DIABETES AND THE EYE
As Type II diabetes becomes more common in the American adult population, our healthcare system is evolving to meet the demand for care.
In patients with diabetes, elevated blood sugar damages the blood vessels, so the effects are seen in organ systems throughout the body.
The specific consequences for the eyes and vision most commonly begin with leakage of blood vessels of the retina causing bleeding and swelling of the retinal tissue. This can cause blurred or distorted vision if the swelling is in the central vision region called the macula.
If the condition becomes more severe, new blood vessel growth to the damaged area can cause further hemorrhaging and can even cause the retina to detach.
Furthermore, if new blood vessel growth reaches the front structures of the eye, including around the iris, then patients can even get a severe form of glaucoma due to the untreated diabetes.
Fortunately, succesful interventions exist, even once there is already bleeding on the retina. Specifically, injections of medicine that halt blood vessel proliferation can control and even regress the condition. Any of our doctors can examine your condition to assess your best treatment options.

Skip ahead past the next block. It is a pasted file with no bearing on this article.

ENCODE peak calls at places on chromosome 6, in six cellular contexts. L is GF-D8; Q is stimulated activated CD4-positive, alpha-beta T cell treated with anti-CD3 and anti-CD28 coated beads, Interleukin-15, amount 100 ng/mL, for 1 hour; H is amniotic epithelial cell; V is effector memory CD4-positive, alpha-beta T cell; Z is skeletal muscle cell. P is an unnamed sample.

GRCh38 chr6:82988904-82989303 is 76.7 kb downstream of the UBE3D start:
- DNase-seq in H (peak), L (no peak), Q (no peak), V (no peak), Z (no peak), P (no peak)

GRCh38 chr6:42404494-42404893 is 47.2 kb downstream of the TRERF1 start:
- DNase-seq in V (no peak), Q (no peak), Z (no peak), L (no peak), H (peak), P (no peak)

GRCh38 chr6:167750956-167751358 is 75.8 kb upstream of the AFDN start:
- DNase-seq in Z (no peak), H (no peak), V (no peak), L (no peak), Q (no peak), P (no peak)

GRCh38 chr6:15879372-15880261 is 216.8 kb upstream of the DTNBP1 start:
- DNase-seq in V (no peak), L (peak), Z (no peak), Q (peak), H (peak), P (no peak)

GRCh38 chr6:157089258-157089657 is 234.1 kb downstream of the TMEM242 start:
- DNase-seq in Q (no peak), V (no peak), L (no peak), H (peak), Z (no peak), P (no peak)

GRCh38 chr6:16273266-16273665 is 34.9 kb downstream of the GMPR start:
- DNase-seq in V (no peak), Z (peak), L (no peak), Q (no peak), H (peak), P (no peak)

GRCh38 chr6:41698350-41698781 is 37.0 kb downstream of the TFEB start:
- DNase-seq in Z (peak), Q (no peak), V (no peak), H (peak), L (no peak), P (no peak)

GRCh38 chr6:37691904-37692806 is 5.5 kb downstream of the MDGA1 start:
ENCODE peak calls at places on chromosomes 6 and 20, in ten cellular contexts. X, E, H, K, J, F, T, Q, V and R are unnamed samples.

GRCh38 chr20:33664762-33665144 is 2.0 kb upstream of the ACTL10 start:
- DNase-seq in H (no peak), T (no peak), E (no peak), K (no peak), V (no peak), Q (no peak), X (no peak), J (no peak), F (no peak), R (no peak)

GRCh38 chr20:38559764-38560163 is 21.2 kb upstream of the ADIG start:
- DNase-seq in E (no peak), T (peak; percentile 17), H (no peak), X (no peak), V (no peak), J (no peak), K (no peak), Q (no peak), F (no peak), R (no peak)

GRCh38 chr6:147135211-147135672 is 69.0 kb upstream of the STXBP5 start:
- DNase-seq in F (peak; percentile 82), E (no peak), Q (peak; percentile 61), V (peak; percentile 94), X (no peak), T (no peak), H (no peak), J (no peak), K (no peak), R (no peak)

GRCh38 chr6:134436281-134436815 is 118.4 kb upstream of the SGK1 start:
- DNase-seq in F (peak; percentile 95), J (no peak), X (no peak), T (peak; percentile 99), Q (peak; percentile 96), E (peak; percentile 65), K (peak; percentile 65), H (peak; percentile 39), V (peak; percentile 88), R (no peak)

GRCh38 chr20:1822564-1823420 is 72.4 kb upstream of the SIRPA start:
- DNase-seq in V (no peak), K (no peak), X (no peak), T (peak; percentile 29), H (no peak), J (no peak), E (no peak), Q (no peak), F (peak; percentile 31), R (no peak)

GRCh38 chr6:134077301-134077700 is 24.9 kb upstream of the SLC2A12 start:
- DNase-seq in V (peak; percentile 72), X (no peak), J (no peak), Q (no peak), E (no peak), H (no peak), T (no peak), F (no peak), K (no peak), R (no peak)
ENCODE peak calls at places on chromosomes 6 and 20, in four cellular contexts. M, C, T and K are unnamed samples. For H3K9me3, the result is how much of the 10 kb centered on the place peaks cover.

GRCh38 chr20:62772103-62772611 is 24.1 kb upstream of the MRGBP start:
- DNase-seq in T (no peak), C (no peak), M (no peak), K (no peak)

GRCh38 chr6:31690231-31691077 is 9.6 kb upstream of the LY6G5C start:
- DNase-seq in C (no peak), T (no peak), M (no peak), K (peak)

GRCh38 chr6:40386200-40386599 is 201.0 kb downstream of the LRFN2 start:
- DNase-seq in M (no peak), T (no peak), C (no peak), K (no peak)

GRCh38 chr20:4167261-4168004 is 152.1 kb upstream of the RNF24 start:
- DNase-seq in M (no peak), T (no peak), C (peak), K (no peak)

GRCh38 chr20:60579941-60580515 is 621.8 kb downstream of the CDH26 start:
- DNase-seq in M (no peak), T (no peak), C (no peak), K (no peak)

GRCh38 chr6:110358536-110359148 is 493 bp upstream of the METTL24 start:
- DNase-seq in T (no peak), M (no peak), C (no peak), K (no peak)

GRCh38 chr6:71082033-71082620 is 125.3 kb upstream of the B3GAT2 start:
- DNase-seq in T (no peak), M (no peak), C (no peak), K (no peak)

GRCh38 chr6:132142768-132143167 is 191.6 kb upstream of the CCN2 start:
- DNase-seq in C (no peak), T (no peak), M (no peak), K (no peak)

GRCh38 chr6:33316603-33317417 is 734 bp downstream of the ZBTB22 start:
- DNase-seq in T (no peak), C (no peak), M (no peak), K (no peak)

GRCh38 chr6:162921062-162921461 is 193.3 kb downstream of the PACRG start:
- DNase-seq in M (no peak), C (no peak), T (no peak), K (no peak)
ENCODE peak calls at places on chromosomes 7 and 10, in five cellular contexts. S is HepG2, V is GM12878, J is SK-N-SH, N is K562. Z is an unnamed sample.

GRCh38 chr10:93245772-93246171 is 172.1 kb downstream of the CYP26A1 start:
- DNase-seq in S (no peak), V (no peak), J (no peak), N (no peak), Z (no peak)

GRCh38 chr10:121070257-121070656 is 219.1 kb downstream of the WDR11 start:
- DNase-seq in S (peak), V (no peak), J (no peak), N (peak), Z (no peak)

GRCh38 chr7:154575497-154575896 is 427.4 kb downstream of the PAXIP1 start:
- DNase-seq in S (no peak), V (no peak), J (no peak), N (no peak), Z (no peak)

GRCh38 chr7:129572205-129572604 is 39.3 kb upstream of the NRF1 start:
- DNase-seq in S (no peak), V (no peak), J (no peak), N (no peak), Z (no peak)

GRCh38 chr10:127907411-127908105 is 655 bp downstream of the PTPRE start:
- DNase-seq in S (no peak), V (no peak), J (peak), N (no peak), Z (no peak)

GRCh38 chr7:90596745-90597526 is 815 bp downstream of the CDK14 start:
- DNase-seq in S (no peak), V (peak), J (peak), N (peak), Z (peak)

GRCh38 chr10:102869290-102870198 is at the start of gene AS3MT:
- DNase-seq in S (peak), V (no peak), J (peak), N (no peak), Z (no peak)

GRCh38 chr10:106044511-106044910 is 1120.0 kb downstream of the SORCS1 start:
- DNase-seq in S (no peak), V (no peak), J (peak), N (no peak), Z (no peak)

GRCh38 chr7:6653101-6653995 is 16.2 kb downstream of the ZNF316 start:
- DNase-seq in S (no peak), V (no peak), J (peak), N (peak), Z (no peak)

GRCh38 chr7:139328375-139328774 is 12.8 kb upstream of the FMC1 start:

To protect the ocular health and vision, we work with patients and their endocrinolocists and primary care providers to recommend tight control of the blood sugar, and we perform diligent monitoring and early intervention of any ocular signs of diabetes.
Retinal bleeding and exudates from diabetes ("Diabetic Retinopathy")
Blood vessel growth at pupil margin from diabetes ("Rubeosis iridis")
As with all ocular conditions, each patient's eyes, vision, treatment options, and needs may be different. The best way to determine your individual condition and options is by booking an evaluation with one of our doctors! Contact us.